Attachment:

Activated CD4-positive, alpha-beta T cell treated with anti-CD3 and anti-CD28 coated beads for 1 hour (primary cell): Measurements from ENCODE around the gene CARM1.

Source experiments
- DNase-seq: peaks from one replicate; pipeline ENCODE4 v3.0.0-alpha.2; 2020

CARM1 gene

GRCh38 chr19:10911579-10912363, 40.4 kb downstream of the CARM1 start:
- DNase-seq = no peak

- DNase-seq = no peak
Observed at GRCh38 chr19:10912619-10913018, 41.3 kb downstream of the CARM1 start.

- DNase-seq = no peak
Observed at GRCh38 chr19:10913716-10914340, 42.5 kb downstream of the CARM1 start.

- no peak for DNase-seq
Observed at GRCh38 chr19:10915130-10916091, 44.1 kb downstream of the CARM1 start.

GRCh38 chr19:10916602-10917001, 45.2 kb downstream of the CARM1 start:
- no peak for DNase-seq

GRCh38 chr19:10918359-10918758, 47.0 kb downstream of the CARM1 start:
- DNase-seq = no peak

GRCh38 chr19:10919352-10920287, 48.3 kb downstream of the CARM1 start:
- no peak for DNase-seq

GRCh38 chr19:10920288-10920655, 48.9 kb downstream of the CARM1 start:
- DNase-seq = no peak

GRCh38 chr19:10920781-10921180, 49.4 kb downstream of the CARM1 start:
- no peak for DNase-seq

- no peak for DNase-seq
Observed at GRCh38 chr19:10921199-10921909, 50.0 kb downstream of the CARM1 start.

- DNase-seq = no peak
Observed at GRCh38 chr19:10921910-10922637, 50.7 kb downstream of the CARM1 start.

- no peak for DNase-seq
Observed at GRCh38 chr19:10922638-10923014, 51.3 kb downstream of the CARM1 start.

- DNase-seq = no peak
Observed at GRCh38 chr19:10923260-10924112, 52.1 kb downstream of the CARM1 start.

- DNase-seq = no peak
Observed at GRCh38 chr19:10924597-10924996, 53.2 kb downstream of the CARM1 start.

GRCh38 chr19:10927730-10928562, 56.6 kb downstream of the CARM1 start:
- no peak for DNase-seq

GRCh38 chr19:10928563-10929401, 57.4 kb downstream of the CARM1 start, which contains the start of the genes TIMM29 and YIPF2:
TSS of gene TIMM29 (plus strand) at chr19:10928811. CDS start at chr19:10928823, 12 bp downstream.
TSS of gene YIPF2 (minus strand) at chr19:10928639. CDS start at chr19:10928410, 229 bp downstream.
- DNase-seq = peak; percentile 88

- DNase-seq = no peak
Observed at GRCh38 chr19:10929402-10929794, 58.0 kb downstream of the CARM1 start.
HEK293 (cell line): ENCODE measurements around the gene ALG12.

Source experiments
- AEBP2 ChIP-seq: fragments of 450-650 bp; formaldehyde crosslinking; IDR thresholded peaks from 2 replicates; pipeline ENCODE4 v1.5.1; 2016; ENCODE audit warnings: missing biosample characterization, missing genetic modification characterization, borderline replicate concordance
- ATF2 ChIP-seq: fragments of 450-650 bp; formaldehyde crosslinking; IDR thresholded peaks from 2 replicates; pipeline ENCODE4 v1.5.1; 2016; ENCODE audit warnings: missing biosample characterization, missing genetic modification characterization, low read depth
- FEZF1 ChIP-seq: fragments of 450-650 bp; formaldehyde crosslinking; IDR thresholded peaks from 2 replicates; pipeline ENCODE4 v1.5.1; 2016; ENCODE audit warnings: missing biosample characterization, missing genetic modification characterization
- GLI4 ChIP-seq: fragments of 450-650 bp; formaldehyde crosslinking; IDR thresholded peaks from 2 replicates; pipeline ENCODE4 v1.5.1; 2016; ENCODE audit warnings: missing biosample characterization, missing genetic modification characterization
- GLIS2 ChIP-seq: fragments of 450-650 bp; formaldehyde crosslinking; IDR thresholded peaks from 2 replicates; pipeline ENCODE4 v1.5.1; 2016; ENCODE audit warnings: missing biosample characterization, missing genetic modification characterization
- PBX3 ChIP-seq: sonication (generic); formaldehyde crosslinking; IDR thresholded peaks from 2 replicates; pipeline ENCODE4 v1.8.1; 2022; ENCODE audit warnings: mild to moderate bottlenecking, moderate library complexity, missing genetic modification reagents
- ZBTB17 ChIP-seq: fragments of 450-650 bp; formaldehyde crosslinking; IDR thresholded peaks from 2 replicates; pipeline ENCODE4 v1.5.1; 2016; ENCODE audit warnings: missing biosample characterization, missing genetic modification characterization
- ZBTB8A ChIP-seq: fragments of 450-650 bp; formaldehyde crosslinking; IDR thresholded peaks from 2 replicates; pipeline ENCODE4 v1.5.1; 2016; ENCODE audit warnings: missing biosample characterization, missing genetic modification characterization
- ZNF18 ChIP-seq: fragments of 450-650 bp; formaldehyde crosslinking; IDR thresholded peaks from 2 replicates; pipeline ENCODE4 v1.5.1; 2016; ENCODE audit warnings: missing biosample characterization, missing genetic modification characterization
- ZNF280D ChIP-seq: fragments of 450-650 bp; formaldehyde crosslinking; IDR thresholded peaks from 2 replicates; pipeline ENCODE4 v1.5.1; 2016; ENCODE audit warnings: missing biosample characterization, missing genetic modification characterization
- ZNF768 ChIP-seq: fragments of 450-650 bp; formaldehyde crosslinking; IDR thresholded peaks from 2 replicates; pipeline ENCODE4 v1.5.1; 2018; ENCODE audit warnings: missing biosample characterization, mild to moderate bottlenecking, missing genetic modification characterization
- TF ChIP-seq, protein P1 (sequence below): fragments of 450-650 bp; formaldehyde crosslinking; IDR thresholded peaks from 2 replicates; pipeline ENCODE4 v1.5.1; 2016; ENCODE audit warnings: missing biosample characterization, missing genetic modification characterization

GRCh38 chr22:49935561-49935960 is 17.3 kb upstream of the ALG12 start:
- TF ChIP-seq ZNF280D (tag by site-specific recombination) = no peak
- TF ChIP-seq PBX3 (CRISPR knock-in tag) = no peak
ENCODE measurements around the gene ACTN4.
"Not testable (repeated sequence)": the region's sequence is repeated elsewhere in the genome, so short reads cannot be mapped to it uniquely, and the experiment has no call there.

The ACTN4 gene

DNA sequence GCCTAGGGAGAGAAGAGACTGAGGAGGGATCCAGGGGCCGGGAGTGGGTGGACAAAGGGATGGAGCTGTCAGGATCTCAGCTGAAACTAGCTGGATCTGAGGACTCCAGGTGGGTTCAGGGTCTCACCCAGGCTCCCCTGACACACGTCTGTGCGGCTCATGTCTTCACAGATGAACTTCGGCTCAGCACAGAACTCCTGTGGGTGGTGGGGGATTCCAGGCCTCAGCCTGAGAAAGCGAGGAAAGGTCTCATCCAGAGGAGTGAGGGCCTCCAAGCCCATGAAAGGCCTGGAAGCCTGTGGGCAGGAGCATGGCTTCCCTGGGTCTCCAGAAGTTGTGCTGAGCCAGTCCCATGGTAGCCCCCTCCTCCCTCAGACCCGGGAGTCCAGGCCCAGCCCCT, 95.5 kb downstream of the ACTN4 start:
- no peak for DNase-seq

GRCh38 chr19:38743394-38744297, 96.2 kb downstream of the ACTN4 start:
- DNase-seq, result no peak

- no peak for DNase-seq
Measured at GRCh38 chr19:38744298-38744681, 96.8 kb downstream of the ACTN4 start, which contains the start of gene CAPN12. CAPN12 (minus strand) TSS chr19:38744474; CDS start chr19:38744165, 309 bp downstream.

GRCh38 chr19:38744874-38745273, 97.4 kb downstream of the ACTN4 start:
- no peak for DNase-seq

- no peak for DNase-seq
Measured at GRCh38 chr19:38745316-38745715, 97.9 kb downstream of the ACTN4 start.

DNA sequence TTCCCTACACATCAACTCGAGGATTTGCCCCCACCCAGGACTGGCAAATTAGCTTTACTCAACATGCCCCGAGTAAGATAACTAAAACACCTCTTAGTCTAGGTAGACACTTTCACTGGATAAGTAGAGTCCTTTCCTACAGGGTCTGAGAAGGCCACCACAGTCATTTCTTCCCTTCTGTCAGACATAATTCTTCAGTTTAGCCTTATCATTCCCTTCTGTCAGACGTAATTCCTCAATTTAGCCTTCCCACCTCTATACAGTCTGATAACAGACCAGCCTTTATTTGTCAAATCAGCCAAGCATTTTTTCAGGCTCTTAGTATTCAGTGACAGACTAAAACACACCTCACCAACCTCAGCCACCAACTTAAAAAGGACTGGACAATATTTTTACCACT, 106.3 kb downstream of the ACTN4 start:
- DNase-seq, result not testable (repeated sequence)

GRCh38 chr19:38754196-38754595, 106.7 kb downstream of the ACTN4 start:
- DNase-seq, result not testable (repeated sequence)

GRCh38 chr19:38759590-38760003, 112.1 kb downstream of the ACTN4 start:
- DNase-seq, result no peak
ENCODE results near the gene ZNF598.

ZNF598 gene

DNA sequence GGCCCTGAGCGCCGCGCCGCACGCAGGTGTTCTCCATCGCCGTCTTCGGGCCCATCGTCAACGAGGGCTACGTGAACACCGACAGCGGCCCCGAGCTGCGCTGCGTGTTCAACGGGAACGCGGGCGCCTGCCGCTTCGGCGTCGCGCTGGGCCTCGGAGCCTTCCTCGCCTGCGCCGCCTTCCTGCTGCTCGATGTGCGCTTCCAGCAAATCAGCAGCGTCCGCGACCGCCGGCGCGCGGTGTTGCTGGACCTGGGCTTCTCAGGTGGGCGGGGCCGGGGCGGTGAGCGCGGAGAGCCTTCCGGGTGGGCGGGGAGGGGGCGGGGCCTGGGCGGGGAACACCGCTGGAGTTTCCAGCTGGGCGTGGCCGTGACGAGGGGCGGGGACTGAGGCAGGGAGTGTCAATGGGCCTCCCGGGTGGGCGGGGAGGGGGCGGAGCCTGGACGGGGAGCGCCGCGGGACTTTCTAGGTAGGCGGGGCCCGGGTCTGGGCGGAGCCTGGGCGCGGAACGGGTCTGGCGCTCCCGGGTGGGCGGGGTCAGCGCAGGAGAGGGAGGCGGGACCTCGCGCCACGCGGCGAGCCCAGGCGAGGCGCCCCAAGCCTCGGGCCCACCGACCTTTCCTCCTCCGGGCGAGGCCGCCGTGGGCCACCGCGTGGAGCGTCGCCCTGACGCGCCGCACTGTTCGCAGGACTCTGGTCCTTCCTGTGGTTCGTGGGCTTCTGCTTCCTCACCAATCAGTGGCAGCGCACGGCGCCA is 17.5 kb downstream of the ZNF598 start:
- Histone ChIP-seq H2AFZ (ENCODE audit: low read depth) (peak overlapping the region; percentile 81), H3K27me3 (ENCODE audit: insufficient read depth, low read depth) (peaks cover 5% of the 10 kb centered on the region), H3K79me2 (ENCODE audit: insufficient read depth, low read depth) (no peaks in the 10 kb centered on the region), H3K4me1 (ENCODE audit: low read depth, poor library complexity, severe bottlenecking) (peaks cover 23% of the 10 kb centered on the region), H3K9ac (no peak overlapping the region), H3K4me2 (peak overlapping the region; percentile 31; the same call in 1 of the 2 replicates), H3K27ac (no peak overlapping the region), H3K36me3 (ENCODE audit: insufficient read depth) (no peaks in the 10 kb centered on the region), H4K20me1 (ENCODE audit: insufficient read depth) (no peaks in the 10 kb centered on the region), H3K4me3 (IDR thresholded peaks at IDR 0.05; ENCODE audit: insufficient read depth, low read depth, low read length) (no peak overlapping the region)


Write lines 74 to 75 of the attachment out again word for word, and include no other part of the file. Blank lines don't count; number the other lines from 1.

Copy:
- DNase-seq, result not testable (repeated sequence)

GRCh38 chr19:38759590-38760003, 112.1 kb downstream of the ACTN4 start: